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20855842 tn?1541270286

Should I tell my care team about getting my medical marijuana card?

I am a woman in her early 30s who has a rare genetic disorder with multiple comorbidities. My connective tissues are falling apart, my hips and shoulders dislocate, I vomit a lot due to gut issues, and I'm a terrible insomniac with severe anxiety on top of it. Medical marijuana became legal in my state in 2016, and I just got my card a couple weeks ago. However,  I am hesitant to tell my huge swath of doctors about this. I know it's unwise to keep medical info from your care team, but there's still such a stigma against marijuana, with people denying its medical value and thinking people just want to get stoned. Since starting, I was able to get off of both the benzo I took for anxiety and panic attacks and the prescription sleeping pill; I've cut down drastically on the amount of muscle relaxers I'm taking, and I finally have an antiemetic that I don't have to swallow while I'm nauseous or projectile vomiting. All of these have been positives and what I wanted, and unless it's something for sleep, the strains I'm using are keeping me able to function on a normal level.

I fear that if I tell my doctors about this, they won't look at me the same way as a patient and think I'm just some stoner loser. So is this something I should keep secret for now, or are doctors more enlightened on this subject than I have been lead to believe? Really, I just wanted to get off of so many pills. I have 12 different prescriptions right now, not counting the marijuana, and the side effects are often worse than what they're trying to treat. Will my doctors understand this?
1 Responses
Avatar universal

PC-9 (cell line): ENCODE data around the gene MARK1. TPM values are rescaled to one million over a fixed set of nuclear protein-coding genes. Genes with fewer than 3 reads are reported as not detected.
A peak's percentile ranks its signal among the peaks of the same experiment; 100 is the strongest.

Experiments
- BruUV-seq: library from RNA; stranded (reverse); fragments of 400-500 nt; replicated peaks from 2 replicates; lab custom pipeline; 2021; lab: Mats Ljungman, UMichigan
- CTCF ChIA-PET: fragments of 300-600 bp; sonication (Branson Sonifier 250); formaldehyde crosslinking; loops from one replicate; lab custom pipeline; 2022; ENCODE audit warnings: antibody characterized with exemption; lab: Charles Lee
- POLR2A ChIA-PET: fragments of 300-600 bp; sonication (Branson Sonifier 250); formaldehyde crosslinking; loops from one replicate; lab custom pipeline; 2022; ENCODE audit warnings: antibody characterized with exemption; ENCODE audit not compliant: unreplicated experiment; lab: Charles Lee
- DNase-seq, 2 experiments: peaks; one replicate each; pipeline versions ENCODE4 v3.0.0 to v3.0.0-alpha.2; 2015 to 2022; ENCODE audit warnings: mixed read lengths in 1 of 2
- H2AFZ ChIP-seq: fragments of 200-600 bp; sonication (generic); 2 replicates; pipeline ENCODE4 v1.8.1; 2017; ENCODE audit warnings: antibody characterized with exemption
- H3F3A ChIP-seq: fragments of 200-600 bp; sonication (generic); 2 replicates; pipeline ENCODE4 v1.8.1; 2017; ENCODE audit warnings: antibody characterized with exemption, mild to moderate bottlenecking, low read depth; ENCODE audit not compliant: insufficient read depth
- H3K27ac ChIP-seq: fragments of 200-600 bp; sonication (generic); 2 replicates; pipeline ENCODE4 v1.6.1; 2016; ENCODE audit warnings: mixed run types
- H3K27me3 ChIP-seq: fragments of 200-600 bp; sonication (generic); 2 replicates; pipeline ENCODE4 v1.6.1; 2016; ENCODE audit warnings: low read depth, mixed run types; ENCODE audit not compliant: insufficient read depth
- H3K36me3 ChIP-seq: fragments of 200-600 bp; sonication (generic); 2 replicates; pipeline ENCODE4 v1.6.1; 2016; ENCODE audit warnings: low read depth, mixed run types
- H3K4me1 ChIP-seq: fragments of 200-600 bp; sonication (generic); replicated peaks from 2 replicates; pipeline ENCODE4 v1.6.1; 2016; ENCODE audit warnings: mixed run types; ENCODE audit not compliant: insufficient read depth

I think it depends on the doctor and whether his is legal in your state or not.  Keeping in mind it's still illegal federally, doctors are caught in a bit of a trap, but docs differ a lot in how much they care about their patients vs. how much they care about how much money they're making, how much they buy in to mainstream medical school teaching dominated by pharmaceutical companies and professors paid by them, and how open minded they are.  I started TM many years ago because my PCP at the time recommended it to me because at a young age I was suffering migraines and had already suffered a bleeding ulcer (back then nobody knew about hpylori).  But he worked in Oakland CA.  I now live in VA, and would not get that kind of help unless I chose to see an alternative medicine provider.  But again, if medical pot is legal in your state, and I assume it is as you have a card for it, I would probably tell them because it might have some contraindications with other meds you're taking or we might learn, as it becomes more and more accepted now that Canada has legalized it, more about it and how it works along with other meds.  I'm guessing most docs would be pleased that you're feeling better and are able to take fewer meds -- docs don't much like benzos these days, either, and probably prefer marijuana to it because it's not an addictive drug (assuming your doc isn't stupid enough to believe it is).  They can't help you with it if you don't mention it.  If they are hostile, I'd just either stop talking about it (they'll forget, probably -- docs are too busy to really remember who you are from visit to visit) or find a different doc.  Now, I have no idea what your underlying disease is and probably wouldn't know anything about it if you mentioned it, but I'm guessing some of your problems can be mitigated with natural techniques and substances rather than meds, which might allow you to get better results and further cut down on your meds.  I'm particularly thinking about the digestive problems, which I've found are much better handled with natural medicine than allopathic medicine.  Possibly the same is true with your sleep problems, and since one of the largest causes of sleep disorders, and I'm in that category, is medication induced insomnia, if you can reduce your meds you might find you sleep better as long as you stop taking them in a proper fashion.  Know that current research shows that marijuana in the active THC form does affect serotonin -- CBD in one way, THC in another.  If you're taking other meds that affect this neurotransmitter, and this is why I think you ought to talk about it, you probably want your docs to know.  This is just one factor I know of and I know little.
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